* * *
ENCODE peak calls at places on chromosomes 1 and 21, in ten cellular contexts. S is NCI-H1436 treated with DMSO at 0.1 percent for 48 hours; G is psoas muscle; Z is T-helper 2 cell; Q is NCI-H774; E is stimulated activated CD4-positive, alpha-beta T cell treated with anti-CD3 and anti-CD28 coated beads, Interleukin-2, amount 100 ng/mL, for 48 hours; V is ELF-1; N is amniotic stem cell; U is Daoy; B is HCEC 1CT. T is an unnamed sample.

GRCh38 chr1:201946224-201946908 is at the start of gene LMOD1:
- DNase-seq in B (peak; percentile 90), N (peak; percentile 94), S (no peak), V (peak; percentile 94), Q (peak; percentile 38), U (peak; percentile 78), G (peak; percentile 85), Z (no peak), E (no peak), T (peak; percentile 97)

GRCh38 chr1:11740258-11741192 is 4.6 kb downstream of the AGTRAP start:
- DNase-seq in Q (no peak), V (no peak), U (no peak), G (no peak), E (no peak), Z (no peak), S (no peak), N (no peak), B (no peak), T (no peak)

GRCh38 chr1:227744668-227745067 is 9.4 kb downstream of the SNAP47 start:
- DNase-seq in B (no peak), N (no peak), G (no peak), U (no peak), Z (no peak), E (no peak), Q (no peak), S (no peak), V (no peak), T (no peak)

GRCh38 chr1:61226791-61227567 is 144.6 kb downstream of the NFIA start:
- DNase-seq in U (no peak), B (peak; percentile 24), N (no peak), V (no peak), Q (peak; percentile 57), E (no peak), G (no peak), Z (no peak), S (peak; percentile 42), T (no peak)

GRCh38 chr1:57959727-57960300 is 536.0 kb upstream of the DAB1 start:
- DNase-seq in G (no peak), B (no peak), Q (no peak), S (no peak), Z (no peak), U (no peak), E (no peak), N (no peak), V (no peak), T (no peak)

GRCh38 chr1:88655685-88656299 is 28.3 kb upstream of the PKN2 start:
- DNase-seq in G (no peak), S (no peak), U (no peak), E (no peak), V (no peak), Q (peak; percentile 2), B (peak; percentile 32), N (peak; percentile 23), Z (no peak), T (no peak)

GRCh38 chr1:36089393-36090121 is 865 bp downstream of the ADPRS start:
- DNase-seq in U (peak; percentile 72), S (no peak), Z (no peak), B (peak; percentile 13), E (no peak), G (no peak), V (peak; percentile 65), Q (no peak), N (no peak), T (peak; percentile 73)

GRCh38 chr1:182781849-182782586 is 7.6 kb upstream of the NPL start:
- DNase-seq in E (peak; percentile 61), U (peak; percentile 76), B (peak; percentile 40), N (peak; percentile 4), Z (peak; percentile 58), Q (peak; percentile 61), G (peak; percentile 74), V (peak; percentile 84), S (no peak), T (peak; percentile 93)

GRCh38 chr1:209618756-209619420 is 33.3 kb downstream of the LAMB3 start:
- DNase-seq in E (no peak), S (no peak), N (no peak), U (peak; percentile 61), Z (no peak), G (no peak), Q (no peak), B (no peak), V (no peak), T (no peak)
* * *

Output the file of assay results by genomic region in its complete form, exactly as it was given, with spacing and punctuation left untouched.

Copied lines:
ENCODE peak calls at places on chromosomes 1 and 21, in ten cellular contexts. S is NCI-H1436 treated with DMSO at 0.1 percent for 48 hours; G is psoas muscle; Z is T-helper 2 cell; Q is NCI-H774; E is stimulated activated CD4-positive, alpha-beta T cell treated with anti-CD3 and anti-CD28 coated beads, Interleukin-2, amount 100 ng/mL, for 48 hours; V is ELF-1; N is amniotic stem cell; U is Daoy; B is HCEC 1CT. T is an unnamed sample.

GRCh38 chr1:201946224-201946908 is at the start of gene LMOD1:
- DNase-seq in B (peak; percentile 90), N (peak; percentile 94), S (no peak), V (peak; percentile 94), Q (peak; percentile 38), U (peak; percentile 78), G (peak; percentile 85), Z (no peak), E (no peak), T (peak; percentile 97)

GRCh38 chr1:11740258-11741192 is 4.6 kb downstream of the AGTRAP start:
- DNase-seq in Q (no peak), V (no peak), U (no peak), G (no peak), E (no peak), Z (no peak), S (no peak), N (no peak), B (no peak), T (no peak)

GRCh38 chr1:227744668-227745067 is 9.4 kb downstream of the SNAP47 start:
- DNase-seq in B (no peak), N (no peak), G (no peak), U (no peak), Z (no peak), E (no peak), Q (no peak), S (no peak), V (no peak), T (no peak)

GRCh38 chr1:61226791-61227567 is 144.6 kb downstream of the NFIA start:
- DNase-seq in U (no peak), B (peak; percentile 24), N (no peak), V (no peak), Q (peak; percentile 57), E (no peak), G (no peak), Z (no peak), S (peak; percentile 42), T (no peak)

GRCh38 chr1:57959727-57960300 is 536.0 kb upstream of the DAB1 start:
- DNase-seq in G (no peak), B (no peak), Q (no peak), S (no peak), Z (no peak), U (no peak), E (no peak), N (no peak), V (no peak), T (no peak)

GRCh38 chr1:88655685-88656299 is 28.3 kb upstream of the PKN2 start:
- DNase-seq in G (no peak), S (no peak), U (no peak), E (no peak), V (no peak), Q (peak; percentile 2), B (peak; percentile 32), N (peak; percentile 23), Z (no peak), T (no peak)

GRCh38 chr1:36089393-36090121 is 865 bp downstream of the ADPRS start:
- DNase-seq in U (peak; percentile 72), S (no peak), Z (no peak), B (peak; percentile 13), E (no peak), G (no peak), V (peak; percentile 65), Q (no peak), N (no peak), T (peak; percentile 73)

GRCh38 chr1:182781849-182782586 is 7.6 kb upstream of the NPL start:
- DNase-seq in E (peak; percentile 61), U (peak; percentile 76), B (peak; percentile 40), N (peak; percentile 4), Z (peak; percentile 58), Q (peak; percentile 61), G (peak; percentile 74), V (peak; percentile 84), S (no peak), T (peak; percentile 93)

GRCh38 chr1:209618756-209619420 is 33.3 kb downstream of the LAMB3 start:
- DNase-seq in E (no peak), S (no peak), N (no peak), U (peak; percentile 61), Z (no peak), G (no peak), Q (no peak), B (no peak), V (no peak), T (no peak)